How Archives Went From ‘National Treasure’ To Political Prey

How Archives Went From ‘National Treasure’ To Political Prey

How Archives Went From ‘National Treasure’ To Political Prey

WASHINGTON — It was the setting for “National Treasure,” the movie in which Nicolas Cage’s character tries to steal the Declaration of Independence. It has long been one of the most trafficked tourist destinations in the country’s capital.

But what the National Archives and Records Administration has never been—until now—is the site of a criminal investigation into a former president.

But that’s exactly where the agency is after it sent a referral to the FBI saying that 15 boxes recovered in January from former President Donald Trump’s Florida home contained dozens of documents with secret markings.

“I don’t think Donald Trump has politicized the National Archives,” said Tim Naftali, the first director of the Richard Nixon Presidential Library and Museum. “I think what Donald Trump did was cross red lines for officials to respond to.”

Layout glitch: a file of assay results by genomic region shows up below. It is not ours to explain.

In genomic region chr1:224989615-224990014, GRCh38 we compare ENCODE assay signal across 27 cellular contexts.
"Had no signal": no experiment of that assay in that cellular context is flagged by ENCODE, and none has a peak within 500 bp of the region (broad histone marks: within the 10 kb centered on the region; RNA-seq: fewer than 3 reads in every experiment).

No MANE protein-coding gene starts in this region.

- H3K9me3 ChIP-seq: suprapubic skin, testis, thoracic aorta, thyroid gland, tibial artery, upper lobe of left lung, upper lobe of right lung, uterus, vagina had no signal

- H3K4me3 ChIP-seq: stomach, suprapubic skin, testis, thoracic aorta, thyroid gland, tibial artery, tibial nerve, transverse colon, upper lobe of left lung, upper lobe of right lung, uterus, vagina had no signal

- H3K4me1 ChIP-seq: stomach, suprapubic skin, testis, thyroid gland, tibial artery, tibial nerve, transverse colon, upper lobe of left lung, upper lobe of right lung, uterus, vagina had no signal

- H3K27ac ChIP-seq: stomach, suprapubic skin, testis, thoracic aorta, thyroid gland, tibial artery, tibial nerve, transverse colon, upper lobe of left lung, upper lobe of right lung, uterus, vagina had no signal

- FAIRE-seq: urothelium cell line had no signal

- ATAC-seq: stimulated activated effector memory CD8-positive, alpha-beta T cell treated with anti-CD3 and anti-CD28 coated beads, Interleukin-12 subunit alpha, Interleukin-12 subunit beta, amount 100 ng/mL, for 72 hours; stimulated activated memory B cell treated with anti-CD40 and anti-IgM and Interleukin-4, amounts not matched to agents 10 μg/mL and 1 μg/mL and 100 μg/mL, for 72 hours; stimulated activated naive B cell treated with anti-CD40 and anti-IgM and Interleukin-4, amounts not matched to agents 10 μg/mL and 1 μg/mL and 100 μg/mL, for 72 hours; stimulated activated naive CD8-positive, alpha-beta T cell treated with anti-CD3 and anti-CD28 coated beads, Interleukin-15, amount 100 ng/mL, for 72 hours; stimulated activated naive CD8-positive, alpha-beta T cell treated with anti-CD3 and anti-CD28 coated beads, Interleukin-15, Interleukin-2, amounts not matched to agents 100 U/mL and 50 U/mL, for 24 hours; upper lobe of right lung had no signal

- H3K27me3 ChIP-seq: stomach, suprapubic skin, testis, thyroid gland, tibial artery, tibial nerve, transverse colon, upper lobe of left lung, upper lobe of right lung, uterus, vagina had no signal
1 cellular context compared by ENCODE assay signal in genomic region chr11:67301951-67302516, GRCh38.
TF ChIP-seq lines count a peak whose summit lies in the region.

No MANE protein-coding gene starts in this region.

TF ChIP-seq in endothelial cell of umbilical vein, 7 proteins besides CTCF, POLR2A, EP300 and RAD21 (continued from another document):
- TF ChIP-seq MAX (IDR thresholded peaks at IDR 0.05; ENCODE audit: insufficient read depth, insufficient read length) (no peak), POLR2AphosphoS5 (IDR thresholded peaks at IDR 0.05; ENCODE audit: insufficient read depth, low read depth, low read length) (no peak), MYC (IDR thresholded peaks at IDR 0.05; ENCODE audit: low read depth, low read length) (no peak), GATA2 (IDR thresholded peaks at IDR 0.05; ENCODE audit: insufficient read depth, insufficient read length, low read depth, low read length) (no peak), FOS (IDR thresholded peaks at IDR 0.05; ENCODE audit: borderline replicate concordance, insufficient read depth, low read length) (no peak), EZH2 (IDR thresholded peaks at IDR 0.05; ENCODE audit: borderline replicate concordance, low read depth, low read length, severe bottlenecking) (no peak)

Those government employees operate out of the public eye, behind the marble facade of the Archives building in downtown Washington. It’s there, off the Hollywood plotlines, where a critical piece of federal bureaucracy resides, with dozens of employees acting as the custodians of American history, preserving records that range from the mundane to the monumental.

A closer look at the National Archives, its history and how it ended up in the middle of a political maelstrom:


The mission of the National Archives, which was established by Congress in 1934, sounds simple: to be the country’s record holder. It is a daunting task that has only become more complex over time.

While the Archives preserve precious national documents such as the Declaration of Independence, the Constitution and the Bill of Rights, that is only the public face of their vast collection, which includes 13 billion pages of text and 10 million maps, charts and drawings. as tens of millions of photos, movies and other records.

In addition to its work in Washington, the Archives oversee 13 presidential libraries and 14 regional archives across the country.



The United States Archivist is responsible for running the agency. The last Senate-confirmed leader was David Ferriero, who resigned in April after serving 12 years under three presidents.

Ferriero, in an April interview with The Washington Post, recalled watching from the windows of the Archives Building on January 6, 2021 as the crowd of Trump supporters marched past on their way to breach the Capitol. He called it the worst day of his life.